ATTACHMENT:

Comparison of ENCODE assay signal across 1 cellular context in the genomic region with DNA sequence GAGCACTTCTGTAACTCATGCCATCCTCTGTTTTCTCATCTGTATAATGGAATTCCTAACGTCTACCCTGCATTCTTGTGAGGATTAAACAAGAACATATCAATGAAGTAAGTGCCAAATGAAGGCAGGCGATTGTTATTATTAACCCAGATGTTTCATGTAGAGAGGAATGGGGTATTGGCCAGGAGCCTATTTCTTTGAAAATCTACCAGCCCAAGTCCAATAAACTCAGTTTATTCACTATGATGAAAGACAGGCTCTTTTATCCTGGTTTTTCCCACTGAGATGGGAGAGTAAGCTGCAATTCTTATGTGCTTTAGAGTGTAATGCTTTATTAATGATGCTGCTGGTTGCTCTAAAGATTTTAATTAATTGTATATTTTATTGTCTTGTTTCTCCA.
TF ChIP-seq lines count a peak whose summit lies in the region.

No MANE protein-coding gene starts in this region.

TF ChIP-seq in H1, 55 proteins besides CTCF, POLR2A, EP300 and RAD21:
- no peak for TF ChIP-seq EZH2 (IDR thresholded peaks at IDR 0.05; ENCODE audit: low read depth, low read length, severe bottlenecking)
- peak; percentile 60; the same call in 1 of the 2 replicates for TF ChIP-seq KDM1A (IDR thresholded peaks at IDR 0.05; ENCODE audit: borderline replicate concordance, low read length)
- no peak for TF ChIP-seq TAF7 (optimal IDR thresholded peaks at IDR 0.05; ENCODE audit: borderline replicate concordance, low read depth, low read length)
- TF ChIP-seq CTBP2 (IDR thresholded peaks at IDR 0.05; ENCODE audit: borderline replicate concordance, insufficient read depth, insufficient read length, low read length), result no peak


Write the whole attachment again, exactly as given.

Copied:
Comparison of ENCODE assay signal across 1 cellular context in the genomic region with DNA sequence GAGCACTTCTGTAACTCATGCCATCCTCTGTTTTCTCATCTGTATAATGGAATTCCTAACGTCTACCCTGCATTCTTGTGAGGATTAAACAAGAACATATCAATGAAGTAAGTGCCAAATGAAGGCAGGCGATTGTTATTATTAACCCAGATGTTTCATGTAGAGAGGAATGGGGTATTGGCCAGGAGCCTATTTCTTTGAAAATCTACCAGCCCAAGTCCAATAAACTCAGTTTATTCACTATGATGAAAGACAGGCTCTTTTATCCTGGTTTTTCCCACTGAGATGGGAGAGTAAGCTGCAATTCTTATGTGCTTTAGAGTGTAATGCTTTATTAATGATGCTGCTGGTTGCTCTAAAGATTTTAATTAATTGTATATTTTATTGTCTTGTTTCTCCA.
TF ChIP-seq lines count a peak whose summit lies in the region.

No MANE protein-coding gene starts in this region.

TF ChIP-seq in H1, 55 proteins besides CTCF, POLR2A, EP300 and RAD21:
- no peak for TF ChIP-seq EZH2 (IDR thresholded peaks at IDR 0.05; ENCODE audit: low read depth, low read length, severe bottlenecking)
- peak; percentile 60; the same call in 1 of the 2 replicates for TF ChIP-seq KDM1A (IDR thresholded peaks at IDR 0.05; ENCODE audit: borderline replicate concordance, low read length)
- no peak for TF ChIP-seq TAF7 (optimal IDR thresholded peaks at IDR 0.05; ENCODE audit: borderline replicate concordance, low read depth, low read length)
- TF ChIP-seq CTBP2 (IDR thresholded peaks at IDR 0.05; ENCODE audit: borderline replicate concordance, insufficient read depth, insufficient read length, low read length), result no peak